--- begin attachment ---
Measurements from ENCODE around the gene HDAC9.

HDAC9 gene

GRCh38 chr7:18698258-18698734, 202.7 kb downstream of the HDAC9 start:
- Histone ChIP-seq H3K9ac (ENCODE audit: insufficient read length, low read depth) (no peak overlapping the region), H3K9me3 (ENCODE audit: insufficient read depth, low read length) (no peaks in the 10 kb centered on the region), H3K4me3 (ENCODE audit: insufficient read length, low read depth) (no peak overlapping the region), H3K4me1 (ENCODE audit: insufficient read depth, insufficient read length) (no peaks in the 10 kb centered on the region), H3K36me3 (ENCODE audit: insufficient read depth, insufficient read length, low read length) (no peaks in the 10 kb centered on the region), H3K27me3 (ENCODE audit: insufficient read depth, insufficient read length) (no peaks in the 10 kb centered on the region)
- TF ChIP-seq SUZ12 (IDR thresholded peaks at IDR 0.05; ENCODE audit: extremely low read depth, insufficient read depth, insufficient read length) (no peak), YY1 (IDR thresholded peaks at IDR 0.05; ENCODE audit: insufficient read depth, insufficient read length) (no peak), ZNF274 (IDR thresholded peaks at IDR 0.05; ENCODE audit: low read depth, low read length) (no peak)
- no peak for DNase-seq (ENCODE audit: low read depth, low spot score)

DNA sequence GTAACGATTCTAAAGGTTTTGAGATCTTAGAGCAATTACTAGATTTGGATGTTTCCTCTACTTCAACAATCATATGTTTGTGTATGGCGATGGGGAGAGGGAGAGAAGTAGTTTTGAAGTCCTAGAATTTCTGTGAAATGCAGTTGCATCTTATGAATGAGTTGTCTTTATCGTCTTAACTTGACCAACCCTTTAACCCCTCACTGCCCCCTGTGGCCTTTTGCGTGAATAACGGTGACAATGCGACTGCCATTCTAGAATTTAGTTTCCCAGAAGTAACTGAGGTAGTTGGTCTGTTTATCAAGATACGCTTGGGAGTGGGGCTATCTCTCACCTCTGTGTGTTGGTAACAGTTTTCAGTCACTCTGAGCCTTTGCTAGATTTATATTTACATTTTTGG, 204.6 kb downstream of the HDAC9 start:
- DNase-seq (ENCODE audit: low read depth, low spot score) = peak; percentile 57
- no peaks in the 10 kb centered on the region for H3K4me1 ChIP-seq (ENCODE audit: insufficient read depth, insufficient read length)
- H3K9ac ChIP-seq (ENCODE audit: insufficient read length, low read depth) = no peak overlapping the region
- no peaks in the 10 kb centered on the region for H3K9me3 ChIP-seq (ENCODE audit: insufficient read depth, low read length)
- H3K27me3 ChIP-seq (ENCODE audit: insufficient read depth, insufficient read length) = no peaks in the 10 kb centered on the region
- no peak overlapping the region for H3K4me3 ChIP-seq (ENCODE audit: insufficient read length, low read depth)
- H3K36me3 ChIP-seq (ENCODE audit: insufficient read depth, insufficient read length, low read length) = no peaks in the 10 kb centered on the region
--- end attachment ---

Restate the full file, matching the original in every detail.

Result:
Measurements from ENCODE around the gene HDAC9.

HDAC9 gene

GRCh38 chr7:18698258-18698734, 202.7 kb downstream of the HDAC9 start:
- Histone ChIP-seq H3K9ac (ENCODE audit: insufficient read length, low read depth) (no peak overlapping the region), H3K9me3 (ENCODE audit: insufficient read depth, low read length) (no peaks in the 10 kb centered on the region), H3K4me3 (ENCODE audit: insufficient read length, low read depth) (no peak overlapping the region), H3K4me1 (ENCODE audit: insufficient read depth, insufficient read length) (no peaks in the 10 kb centered on the region), H3K36me3 (ENCODE audit: insufficient read depth, insufficient read length, low read length) (no peaks in the 10 kb centered on the region), H3K27me3 (ENCODE audit: insufficient read depth, insufficient read length) (no peaks in the 10 kb centered on the region)
- TF ChIP-seq SUZ12 (IDR thresholded peaks at IDR 0.05; ENCODE audit: extremely low read depth, insufficient read depth, insufficient read length) (no peak), YY1 (IDR thresholded peaks at IDR 0.05; ENCODE audit: insufficient read depth, insufficient read length) (no peak), ZNF274 (IDR thresholded peaks at IDR 0.05; ENCODE audit: low read depth, low read length) (no peak)
- no peak for DNase-seq (ENCODE audit: low read depth, low spot score)

DNA sequence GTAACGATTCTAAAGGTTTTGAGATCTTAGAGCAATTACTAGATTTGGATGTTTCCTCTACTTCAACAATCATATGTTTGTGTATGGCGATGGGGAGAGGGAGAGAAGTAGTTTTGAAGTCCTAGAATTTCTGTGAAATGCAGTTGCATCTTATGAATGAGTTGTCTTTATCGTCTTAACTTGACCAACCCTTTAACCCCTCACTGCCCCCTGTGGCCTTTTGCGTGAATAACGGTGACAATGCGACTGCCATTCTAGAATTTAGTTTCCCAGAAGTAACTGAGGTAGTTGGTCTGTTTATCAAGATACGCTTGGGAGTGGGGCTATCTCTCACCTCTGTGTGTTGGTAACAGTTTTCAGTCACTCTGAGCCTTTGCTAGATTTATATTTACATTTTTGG, 204.6 kb downstream of the HDAC9 start:
- DNase-seq (ENCODE audit: low read depth, low spot score) = peak; percentile 57
- no peaks in the 10 kb centered on the region for H3K4me1 ChIP-seq (ENCODE audit: insufficient read depth, insufficient read length)
- H3K9ac ChIP-seq (ENCODE audit: insufficient read length, low read depth) = no peak overlapping the region
- no peaks in the 10 kb centered on the region for H3K9me3 ChIP-seq (ENCODE audit: insufficient read depth, low read length)
- H3K27me3 ChIP-seq (ENCODE audit: insufficient read depth, insufficient read length) = no peaks in the 10 kb centered on the region
- no peak overlapping the region for H3K4me3 ChIP-seq (ENCODE audit: insufficient read length, low read depth)
- H3K36me3 ChIP-seq (ENCODE audit: insufficient read depth, insufficient read length, low read length) = no peaks in the 10 kb centered on the region